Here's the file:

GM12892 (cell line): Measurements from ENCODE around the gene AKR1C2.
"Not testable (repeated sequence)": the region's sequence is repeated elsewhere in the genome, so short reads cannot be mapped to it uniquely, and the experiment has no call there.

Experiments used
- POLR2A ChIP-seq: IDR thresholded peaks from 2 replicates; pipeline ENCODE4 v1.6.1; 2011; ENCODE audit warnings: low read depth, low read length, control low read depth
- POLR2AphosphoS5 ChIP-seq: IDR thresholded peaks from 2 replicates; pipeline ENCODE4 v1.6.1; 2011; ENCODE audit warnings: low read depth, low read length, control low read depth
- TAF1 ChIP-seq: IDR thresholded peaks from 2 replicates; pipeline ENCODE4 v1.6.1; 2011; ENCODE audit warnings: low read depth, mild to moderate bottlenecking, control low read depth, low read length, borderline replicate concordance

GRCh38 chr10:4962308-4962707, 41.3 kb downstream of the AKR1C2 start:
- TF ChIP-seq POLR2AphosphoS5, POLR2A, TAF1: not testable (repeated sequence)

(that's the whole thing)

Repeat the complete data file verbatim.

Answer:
GM12892 (cell line): Measurements from ENCODE around the gene AKR1C2.
"Not testable (repeated sequence)": the region's sequence is repeated elsewhere in the genome, so short reads cannot be mapped to it uniquely, and the experiment has no call there.

Experiments used
- POLR2A ChIP-seq: IDR thresholded peaks from 2 replicates; pipeline ENCODE4 v1.6.1; 2011; ENCODE audit warnings: low read depth, low read length, control low read depth
- POLR2AphosphoS5 ChIP-seq: IDR thresholded peaks from 2 replicates; pipeline ENCODE4 v1.6.1; 2011; ENCODE audit warnings: low read depth, low read length, control low read depth
- TAF1 ChIP-seq: IDR thresholded peaks from 2 replicates; pipeline ENCODE4 v1.6.1; 2011; ENCODE audit warnings: low read depth, mild to moderate bottlenecking, control low read depth, low read length, borderline replicate concordance

GRCh38 chr10:4962308-4962707, 41.3 kb downstream of the AKR1C2 start:
- TF ChIP-seq POLR2AphosphoS5, POLR2A, TAF1: not testable (repeated sequence)